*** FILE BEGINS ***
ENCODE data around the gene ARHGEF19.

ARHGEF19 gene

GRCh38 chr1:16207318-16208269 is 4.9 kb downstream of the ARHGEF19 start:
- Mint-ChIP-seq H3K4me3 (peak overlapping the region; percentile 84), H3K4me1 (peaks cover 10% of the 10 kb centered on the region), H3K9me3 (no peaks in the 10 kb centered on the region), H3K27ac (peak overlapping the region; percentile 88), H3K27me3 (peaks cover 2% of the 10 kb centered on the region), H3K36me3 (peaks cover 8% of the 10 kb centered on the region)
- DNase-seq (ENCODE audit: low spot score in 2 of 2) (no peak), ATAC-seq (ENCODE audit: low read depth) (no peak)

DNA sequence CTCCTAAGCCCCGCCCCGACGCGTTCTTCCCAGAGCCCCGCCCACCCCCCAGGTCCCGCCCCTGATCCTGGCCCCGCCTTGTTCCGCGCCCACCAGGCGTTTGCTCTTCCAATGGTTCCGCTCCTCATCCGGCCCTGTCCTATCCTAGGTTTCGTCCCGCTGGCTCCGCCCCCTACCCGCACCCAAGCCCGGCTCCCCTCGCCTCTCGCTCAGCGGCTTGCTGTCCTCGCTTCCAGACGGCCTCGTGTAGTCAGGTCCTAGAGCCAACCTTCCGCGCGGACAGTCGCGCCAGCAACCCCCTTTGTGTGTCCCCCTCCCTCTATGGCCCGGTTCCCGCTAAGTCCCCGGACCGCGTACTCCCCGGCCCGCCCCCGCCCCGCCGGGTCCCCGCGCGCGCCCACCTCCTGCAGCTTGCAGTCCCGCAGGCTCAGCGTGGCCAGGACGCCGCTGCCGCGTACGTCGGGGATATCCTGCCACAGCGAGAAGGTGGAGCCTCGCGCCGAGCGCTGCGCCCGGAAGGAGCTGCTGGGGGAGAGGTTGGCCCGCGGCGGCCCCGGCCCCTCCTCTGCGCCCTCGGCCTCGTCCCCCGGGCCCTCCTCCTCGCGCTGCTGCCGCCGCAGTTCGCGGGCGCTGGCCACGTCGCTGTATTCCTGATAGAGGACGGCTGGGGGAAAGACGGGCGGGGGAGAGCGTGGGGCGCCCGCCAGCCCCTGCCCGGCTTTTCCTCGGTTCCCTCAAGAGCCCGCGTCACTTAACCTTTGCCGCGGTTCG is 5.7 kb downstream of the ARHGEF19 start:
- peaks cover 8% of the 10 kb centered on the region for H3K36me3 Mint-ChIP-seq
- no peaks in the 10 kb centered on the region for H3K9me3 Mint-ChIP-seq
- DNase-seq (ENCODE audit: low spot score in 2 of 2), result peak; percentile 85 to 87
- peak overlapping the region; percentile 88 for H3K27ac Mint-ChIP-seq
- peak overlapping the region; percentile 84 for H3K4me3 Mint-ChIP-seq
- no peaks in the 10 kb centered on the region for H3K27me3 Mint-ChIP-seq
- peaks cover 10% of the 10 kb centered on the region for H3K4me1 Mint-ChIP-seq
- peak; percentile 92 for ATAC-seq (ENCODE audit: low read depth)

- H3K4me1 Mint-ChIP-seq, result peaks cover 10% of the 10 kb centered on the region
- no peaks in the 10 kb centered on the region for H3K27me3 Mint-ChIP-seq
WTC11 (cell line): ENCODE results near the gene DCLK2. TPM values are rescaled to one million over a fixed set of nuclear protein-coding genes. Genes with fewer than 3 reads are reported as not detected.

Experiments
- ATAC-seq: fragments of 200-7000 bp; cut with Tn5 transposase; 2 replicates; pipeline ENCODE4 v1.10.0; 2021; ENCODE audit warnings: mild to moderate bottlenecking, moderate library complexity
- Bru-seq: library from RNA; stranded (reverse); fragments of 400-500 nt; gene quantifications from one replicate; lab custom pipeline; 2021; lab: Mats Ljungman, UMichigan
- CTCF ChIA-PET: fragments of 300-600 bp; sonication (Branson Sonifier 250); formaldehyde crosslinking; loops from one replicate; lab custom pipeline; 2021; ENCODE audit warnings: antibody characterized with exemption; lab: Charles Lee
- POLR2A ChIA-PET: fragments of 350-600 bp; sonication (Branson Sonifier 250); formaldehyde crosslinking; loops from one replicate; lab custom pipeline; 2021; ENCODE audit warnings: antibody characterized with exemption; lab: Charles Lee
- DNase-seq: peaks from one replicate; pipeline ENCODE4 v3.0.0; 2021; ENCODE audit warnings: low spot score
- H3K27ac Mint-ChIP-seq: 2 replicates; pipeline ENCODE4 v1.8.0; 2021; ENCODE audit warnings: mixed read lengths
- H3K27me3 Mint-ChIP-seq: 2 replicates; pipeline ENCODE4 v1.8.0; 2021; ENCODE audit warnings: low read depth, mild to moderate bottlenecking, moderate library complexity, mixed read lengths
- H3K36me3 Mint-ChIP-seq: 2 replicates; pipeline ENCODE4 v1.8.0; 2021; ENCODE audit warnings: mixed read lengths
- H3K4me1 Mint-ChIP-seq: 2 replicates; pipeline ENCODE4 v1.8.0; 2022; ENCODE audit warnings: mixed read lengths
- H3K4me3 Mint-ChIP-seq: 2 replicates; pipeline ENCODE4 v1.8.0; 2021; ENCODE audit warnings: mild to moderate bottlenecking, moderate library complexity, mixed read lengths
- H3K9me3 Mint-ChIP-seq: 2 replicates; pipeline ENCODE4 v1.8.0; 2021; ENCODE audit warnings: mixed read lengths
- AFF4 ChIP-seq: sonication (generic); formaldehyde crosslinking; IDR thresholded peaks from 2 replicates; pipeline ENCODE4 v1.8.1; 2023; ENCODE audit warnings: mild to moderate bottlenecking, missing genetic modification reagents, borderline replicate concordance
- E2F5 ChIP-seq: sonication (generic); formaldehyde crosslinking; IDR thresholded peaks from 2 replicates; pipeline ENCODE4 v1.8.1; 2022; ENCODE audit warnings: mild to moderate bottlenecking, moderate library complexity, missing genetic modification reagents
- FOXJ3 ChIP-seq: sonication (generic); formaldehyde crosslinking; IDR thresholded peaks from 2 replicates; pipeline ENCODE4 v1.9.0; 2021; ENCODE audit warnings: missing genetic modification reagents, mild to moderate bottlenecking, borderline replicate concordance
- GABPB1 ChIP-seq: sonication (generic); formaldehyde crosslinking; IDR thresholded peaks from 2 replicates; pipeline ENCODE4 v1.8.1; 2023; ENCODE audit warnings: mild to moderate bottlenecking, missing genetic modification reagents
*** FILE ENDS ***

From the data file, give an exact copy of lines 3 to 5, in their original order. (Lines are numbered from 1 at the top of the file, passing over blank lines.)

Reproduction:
GRCh38 chr1:16207318-16208269 is 4.9 kb downstream of the ARHGEF19 start:
- Mint-ChIP-seq H3K4me3 (peak overlapping the region; percentile 84), H3K4me1 (peaks cover 10% of the 10 kb centered on the region), H3K9me3 (no peaks in the 10 kb centered on the region), H3K27ac (peak overlapping the region; percentile 88), H3K27me3 (peaks cover 2% of the 10 kb centered on the region), H3K36me3 (peaks cover 8% of the 10 kb centered on the region)
- DNase-seq (ENCODE audit: low spot score in 2 of 2) (no peak), ATAC-seq (ENCODE audit: low read depth) (no peak)